| Parental burnout

Many symp­toms and ex­pe­ri­ences of post­par­tum de­pres­sion don’t get re­ported or are closely guarded and there­fore, slip through the cracks.

Living Now - - Contents - by Kim­ber­ley Lip­schus

Her hus­band has valiantly taken her two-year-old to the park to have some time out. The baby, still breast-feed­ing, has re­mained be­hind but has other ideas. She has shrieked and arched her back for the en­tire two pro­tracted hours since the other two de­parted. Now mum feels noth­ing but sheer cliffs of ex­haus­tion and when fi­nally, ut­terly fa­tigued, her baby falls into a sound­less sleep, she can’t get down the stairs fast enough. Toss­ing her two-hour old, ice-cold cup of tea down the sink, her nerves are shat­tered. No rest, no break, and her hus­band is due back with their tod­dler any minute. Her win­dow of ‘rest’ squan­dered by the in­fant, she stares down the coal­face of eight more hours be­fore she can sleep. It is in this mo­ment of de­spair that the voice starts, bel­liger­ent and pu­ri­tan­i­cal, in­form­ing her that she’s a fail­ure, use­less. A bad mother. She flees from the voice out to the deck. It’s there she looks up, and sees them. The strong beams that hold up the roof, just miss­ing some rope, which she knows is coiled on the shelf in the garage. Sling it over, make a noose. It would be that easy. And then they’d all be free from the ter­ri­ble mother who lives with them. The joy­less wreck.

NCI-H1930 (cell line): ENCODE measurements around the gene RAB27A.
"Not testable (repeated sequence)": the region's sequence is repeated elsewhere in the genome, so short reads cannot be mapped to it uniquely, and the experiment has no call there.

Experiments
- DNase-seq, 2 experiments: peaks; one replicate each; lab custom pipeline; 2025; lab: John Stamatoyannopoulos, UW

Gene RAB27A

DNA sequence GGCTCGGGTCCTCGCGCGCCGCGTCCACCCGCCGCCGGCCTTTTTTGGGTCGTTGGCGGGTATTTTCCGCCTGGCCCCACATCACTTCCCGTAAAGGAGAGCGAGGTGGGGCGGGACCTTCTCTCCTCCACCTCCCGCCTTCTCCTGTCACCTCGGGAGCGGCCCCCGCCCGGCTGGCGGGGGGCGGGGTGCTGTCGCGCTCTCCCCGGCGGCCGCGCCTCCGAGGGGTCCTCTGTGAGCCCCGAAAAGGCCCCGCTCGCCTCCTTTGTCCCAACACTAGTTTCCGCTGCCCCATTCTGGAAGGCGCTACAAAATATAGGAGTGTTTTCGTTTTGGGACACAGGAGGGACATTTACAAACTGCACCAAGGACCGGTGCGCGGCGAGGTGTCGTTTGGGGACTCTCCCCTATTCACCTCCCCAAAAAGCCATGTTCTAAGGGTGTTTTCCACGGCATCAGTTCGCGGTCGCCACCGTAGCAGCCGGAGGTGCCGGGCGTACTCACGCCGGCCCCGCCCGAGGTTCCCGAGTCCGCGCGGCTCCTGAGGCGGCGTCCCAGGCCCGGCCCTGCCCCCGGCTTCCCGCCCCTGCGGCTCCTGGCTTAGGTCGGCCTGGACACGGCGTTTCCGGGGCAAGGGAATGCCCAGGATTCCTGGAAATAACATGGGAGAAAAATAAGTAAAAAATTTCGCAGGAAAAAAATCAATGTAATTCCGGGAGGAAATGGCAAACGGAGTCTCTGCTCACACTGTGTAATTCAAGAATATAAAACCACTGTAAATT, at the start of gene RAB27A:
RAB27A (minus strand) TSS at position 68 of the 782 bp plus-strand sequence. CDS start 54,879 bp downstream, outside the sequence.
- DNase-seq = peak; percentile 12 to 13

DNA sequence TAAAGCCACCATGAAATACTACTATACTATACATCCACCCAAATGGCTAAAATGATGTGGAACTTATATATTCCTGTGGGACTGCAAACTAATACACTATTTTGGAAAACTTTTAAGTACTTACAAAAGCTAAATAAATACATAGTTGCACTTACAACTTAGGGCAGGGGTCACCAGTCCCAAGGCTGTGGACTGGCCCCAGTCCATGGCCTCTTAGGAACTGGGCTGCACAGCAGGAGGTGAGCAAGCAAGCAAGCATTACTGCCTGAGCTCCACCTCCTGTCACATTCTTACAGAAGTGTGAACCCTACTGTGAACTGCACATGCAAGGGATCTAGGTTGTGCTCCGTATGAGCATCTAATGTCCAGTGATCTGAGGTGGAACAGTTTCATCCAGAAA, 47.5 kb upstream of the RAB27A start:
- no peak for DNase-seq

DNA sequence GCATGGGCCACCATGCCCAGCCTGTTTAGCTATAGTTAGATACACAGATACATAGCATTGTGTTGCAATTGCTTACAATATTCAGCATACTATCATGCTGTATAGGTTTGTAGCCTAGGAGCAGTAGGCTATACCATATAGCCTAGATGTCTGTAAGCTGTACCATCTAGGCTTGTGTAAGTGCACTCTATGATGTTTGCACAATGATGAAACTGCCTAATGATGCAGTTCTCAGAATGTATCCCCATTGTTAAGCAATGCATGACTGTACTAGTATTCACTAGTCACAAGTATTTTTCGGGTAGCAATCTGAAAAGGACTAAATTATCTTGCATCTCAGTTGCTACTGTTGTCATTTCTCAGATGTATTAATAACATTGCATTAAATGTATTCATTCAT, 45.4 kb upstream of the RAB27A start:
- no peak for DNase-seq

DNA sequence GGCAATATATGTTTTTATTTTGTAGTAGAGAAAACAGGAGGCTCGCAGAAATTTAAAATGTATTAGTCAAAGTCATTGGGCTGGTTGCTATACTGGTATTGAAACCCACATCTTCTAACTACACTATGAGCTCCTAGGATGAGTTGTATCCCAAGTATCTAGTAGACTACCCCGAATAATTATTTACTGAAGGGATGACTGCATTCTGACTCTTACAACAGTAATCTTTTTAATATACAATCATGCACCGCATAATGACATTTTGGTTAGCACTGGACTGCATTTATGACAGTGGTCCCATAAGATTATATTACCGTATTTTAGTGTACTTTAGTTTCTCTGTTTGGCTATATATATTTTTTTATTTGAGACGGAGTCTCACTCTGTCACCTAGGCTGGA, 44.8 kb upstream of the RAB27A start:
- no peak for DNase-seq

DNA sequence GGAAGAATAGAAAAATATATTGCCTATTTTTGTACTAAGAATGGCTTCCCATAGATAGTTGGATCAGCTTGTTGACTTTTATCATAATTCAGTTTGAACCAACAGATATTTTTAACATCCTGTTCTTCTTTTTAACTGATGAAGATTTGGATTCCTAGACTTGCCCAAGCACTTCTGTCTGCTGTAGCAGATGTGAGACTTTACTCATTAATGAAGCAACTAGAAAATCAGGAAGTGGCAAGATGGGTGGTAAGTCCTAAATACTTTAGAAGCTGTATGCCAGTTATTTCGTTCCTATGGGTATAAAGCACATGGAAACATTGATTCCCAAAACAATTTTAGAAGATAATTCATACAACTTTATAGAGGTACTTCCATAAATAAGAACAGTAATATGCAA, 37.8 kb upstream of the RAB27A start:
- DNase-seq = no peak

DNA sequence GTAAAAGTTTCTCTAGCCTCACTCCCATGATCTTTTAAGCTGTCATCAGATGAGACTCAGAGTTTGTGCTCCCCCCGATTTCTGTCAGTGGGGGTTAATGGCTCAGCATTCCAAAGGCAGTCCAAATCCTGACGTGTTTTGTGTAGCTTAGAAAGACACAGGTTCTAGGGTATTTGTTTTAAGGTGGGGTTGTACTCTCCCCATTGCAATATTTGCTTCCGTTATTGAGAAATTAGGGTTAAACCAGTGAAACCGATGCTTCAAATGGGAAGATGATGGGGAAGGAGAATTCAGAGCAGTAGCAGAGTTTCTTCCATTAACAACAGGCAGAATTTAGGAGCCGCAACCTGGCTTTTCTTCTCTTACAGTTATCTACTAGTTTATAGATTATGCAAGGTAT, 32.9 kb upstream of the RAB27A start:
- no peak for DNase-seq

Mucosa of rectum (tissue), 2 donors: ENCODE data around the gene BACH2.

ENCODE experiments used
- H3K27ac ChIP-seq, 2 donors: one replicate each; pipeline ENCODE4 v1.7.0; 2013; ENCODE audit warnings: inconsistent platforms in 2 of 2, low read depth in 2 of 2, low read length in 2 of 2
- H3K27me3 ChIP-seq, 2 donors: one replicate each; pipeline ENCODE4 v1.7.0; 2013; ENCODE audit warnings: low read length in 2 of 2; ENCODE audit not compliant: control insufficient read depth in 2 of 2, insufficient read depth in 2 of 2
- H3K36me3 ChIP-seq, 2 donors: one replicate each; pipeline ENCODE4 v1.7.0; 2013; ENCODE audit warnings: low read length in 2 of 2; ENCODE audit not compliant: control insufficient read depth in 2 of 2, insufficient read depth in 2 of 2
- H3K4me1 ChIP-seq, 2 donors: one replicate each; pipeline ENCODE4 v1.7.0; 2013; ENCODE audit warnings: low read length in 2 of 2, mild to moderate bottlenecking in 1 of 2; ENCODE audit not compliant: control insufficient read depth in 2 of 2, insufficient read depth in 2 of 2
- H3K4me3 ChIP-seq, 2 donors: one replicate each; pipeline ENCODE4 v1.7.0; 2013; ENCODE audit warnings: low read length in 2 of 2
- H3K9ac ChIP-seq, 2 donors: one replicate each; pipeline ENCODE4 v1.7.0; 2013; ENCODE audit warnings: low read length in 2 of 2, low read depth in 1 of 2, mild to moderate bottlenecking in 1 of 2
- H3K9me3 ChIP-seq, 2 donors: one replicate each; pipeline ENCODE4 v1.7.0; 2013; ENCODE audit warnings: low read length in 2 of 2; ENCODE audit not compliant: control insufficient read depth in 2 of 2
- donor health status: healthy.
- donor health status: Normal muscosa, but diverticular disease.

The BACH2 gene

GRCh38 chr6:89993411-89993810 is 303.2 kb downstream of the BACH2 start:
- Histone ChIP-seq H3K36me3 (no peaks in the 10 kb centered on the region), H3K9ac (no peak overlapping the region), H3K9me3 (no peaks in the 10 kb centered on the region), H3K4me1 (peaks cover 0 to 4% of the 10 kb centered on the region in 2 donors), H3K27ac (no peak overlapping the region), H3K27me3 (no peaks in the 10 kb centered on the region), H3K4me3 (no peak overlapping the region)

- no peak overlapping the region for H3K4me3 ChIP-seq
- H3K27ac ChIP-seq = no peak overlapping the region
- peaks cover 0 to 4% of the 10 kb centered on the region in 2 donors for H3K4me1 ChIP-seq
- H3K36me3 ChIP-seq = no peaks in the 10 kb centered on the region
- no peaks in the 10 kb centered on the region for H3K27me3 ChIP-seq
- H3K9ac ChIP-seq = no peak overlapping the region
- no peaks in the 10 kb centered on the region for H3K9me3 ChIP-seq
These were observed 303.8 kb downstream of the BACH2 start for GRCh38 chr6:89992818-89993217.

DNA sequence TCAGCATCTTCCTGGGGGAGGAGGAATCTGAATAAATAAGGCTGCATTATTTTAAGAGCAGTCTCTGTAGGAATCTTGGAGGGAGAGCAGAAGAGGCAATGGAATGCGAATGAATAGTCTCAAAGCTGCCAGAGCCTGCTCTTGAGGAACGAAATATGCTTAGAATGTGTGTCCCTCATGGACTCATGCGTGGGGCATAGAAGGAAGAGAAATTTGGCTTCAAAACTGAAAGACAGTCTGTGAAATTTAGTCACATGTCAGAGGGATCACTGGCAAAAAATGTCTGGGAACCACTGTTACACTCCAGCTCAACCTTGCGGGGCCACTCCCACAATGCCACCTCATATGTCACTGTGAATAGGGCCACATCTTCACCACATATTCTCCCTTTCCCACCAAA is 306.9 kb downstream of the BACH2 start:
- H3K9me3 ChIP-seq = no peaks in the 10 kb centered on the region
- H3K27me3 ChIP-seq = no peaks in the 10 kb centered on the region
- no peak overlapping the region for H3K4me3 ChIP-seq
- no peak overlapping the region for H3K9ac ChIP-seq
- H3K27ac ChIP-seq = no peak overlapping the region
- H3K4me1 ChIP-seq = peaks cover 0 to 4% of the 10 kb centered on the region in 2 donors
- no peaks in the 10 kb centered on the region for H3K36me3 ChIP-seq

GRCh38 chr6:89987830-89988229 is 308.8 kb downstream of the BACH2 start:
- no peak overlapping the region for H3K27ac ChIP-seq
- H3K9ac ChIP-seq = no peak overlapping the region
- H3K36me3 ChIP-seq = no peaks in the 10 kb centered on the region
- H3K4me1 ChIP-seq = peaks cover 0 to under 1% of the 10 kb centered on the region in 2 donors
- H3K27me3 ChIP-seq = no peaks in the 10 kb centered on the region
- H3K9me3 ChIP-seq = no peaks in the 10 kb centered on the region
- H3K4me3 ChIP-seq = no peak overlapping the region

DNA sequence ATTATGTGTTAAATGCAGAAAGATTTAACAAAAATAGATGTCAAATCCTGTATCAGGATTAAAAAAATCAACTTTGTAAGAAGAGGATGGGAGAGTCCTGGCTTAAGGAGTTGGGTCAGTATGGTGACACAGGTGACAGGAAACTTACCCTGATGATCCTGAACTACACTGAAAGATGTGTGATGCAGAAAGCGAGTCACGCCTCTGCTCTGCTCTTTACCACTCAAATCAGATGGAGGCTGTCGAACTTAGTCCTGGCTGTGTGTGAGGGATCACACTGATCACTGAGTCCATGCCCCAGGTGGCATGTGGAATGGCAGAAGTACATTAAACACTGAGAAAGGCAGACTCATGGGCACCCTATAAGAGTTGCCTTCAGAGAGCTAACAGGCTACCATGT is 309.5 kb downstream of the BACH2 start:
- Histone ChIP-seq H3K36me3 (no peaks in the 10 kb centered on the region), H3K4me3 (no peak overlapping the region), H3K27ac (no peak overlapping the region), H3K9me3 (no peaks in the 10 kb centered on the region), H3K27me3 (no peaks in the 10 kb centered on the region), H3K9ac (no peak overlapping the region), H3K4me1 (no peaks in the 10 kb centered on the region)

‘Post­par­tum de­pres­sion’ (PPD) and ‘anx­i­ety’ are buzz­words and well, they should be. The im­pacts of a mother strug­gling with de­pres­sion or anx­i­ety are far reach­ing and the im­pacts can be in­ter­gen­er­a­tional: moth­ers pass­ing their ex­pe­ri­ences on to their chil­dren. De­pressed moth­ers’ at­tach­ment to their ba­bies changes the course of how a baby and mother bond. Not only are spousal re­la­tion­ships deeply al­tered, but there is of­ten a spillover of the symp­toms oc­cur­ring in other fam­ily mem­bers. Part­ners of women suf­fer­ing PPD have a much higher chance of a sim­i­lar di­ag­no­sis. What should be the most sig­nif­i­cant time in a new par­ent’s life is in­stead bleached of joy and white­washed with trauma.

There’s an­other side of the coin called ‘parental burnout’, or ‘parental de­ple­tion’. This is the un­pop­u­lar cousin of post­par­tum de­pres­sion and anx­i­ety. Dr. Os­car Ser­ral­lach (2017, unp.) is an in­te­gra­tive med­i­cal doc­tor who has ad­dressed the broader health is­sues re­lated to moth­ers (par­tic­u­larly those who have chil­dren later in life). He claims that these moth­ers are more likely to strug­gle “hor­mon­ally, nu­tri­tion­ally and emo­tion­ally”. Poor en­ergy lev­els and mood dis­tur­bance could point to PPD but they can also be what he calls ‘post­na­tal de­ple­tion’. Ser­ral­lach poses that post­na­tal de­ple­tion looks like PPD but the two are in fact dif­fer­ent. From a ther­a­peu­tic per­spec­tive he notes that re­cov­ery de­pends upon “holis­ti­cally ad­dress­ing and at­tend­ing to a mother’s bi­ol­ogy, psy­chol­ogy and life-pur­pose”.

Ob­tain­ing a di­ag­no­sis or la­bel is vi­tal how­ever, be­cause with­out it, there is no name for what moth­ers (and their part­ners) en­dure, and it des­per­ately needs treat­ment. This ig­nored cousin may ac­tu­ally be a pre­cur­sor to PPD and if de­tected in par­ents at the post­na­tal de­ple­tion stage, we may be able to pre­vent it from es­ca­lat­ing fur­ther.


• Feel­ings of de­tach­ment and dis­con­nect to­wards loved ones or your child • Ex­haus­tion • Feel­ing like you’re not good enough – oth­ers can do this moth­er­hood thing, so why can’t you? • Hy­per vig­i­lance – a sense of not be­ing